Set the vision

We should work toward creating a one-sheet that can easily communicate the vision of the product using simple and direct language. Participation and discussion are key—avoid the classic kickoff where a designated project manager rambles on through a deck of slides.

Building software is simple—creating alignment between individuals is difficult. We wouldn’t be in business if we didn’t excel at our ability to align multiple stakeholders, each with different agendas, and build a collective understanding of the value a new product may bring. After the Devbridge team is done with introductions, the stage is set for the client’s team to present their domain. Cover the

  • challenges they are facing;
  • opportunities they see;
  • risks to their business;
  • desired timeline;
  • underlying motivators; and
  • current landscape of their systems.

As the client presents, write out each individual item on a sticky note and group them on the board accordingly. Later, as the team dives into functional requirements, we can always fall back on the overarching challenges or risks.

Map objectives and agendas toward the outcome
Map objectives and agendas toward the outcome

Client teams have varying levels of alignment in terms of objectives and individual agendas. A VP of sales will drive value by enabling his reps; an operations executive looks at lowering costs through automation. Both may be in the room and provide a seemingly conflicting set of data and requirements. Read the room and drive the decisions through the sponsor—the individual whose head is on the block if this effort goes south (typically the CIO or CPO). While all ideas need to be captured and prioritized, build an awareness of the dynamics in the client’s team.

Our objective is to initiate dialogue between four parties from the prospective client’s team: the subject matter experts, the sponsor, the end users, and the product team. In other words, the people who know the product offering, the people who know the customers, the customers themselves, and the people who know how to build the darn thing.

“Why are we not building the software yet?” —Client

To put it bluntly, the opportunity, rewards, and ability to deliver should become crystal clear throughout the day to the point that the client asks, “Why aren’t we working on this already?”

The duration for vision-setting varies and depends on the alignment that already exists. A senior team can breeze through a vision exercise within an hour if the strategy is narrow enough and the goals are known. When vision-setting lasts four hours, this often indicates an underlying problem. If you can’t explain the vision, why would your customers buy or use the product? Consider a service mapping exercise to paint the process landscape and identify associated opportunities.

Sample vision worksheet

The document should look something like this (with specific examples):

Title and description

  • Centralized customer experience—a mobile application that facilitates A to Z business operations for the customer.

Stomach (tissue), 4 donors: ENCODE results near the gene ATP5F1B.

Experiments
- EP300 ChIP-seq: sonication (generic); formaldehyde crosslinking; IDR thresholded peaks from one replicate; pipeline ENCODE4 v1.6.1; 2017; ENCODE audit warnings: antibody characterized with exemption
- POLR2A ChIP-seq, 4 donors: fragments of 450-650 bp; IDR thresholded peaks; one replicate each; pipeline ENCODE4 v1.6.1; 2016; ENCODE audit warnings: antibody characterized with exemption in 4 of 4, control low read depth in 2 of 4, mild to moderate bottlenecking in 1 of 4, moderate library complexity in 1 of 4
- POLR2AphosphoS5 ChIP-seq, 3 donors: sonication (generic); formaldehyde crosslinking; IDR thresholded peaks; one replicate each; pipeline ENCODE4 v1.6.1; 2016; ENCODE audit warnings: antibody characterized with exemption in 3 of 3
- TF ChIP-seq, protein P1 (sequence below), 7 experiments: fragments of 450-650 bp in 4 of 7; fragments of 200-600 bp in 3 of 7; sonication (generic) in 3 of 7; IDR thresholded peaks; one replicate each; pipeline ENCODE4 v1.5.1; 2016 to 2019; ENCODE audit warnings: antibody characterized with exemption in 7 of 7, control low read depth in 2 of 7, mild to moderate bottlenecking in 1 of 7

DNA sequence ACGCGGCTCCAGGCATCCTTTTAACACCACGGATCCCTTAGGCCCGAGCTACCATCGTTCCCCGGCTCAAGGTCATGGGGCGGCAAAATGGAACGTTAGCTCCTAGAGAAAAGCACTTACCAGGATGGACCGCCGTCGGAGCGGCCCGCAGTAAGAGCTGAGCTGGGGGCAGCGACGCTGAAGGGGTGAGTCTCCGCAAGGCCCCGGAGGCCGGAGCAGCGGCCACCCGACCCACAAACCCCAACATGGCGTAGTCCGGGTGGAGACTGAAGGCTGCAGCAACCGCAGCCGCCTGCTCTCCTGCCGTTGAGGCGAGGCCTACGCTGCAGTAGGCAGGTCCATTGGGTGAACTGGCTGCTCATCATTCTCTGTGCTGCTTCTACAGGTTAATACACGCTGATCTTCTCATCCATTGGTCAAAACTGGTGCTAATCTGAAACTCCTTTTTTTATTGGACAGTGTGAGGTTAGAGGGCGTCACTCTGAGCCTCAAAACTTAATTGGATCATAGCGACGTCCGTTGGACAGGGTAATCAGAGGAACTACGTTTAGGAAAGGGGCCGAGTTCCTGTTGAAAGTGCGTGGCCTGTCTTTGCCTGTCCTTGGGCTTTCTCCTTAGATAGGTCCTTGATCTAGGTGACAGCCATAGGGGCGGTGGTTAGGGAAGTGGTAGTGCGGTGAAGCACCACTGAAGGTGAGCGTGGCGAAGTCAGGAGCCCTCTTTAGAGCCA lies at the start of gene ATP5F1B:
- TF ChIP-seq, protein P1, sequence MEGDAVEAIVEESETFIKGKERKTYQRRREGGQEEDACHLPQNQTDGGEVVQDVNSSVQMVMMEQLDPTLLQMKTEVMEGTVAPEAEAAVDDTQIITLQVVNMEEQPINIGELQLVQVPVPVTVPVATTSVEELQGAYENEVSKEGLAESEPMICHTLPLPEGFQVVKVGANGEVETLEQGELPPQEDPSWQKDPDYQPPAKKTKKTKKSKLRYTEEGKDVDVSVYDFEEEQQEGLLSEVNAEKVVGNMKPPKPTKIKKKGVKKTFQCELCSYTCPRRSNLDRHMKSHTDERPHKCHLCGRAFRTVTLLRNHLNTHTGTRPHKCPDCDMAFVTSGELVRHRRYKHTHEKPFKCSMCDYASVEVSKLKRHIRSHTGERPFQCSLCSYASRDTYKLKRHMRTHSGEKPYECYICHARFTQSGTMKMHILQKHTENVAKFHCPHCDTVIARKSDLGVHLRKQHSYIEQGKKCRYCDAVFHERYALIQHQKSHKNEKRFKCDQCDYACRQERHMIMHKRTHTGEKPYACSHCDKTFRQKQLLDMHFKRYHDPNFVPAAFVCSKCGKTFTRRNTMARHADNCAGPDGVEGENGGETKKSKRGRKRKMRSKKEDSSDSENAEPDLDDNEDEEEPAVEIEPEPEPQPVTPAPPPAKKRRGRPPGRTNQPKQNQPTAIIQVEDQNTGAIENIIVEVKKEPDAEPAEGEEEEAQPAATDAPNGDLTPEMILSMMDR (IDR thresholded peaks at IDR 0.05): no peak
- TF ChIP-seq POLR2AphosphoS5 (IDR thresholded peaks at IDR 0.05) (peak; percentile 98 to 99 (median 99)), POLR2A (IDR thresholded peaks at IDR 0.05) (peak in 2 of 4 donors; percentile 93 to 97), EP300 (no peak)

• Small business lending automation—a platform that automatically underwrites small business loan risk using a centralized rules engine.

Short value statement

These are the underlying motivators that the business has identified.

  • Improve farmer efficiency and profitability by removing a paper workflow and providing just-in-time information to maximize profitability.
  • Loan application to cash distribution in twenty-four hours—allow clients to compete within the lending space by accelerating loan distribution to customers.

Success metrics

The idea is to make these quantifiable, measurable, and realistic.

  • Shorten time to sign a contract from one month to one week.
  • Shorten application to cash timeline from one business week to two days.

Team structure and reporting

Identify all necessary contacts so that once the going gets tough (and it always does), we will know who to call on. Make sure you have identified the

  • sponsor;
  • single point of contact for scope decisions;
  • technical contact for infrastructure, integrations;
  • SMEs; and
  • testing customers/users.


It is always beneficial to have a list of opportunities that can be capitalized on to expand/prioritize/negotiate over the backlog. You have the ability to

  • remarket to existing customers through the established mobile application;
  • upsell additional deals;
  • reduce the number of user errors in loan processing; and/or
  • improve risk models and lower exposure through visualized rule modeling.

Target timeline

The timeline becomes incredibly useful when negotiating scope and start dates, aligning stakeholders, and more. If there’s a go-to-market date, use the timeline to ensure that decisions are made in a timely manner to build and deliver on schedule.


Risks come into play when establishing nonfunctional requirements and assumptions for the statement of work (SOW). The reality is that change requests are necessary Things happen. Internal teams are late. SMEs are nonresponsive. Third parties lag behind. Establish the bedrock (for what? Not sure what this means), then use it as leverage. We’re in the business of shipping software, not insuring clients’ risk. These risks include the following:

  • Environment availability
  • Third-party integrations
  • SME availability
  • Time-to-market relevance
  • Perceived versus real opportunity

Note: Refine the list of risks throughout the workshop. Establish a baseline, then return and improve as needed.

Example of a product canvas
Example of a product canvas

The Secret Source by Aurimas Adomavicius

About the author

Aurimas Adomavicius is the president and co-founder of Devbridge. When not in the trenches working with clients, Aurimas is an active speaker and writer on product design and engineering best practices.

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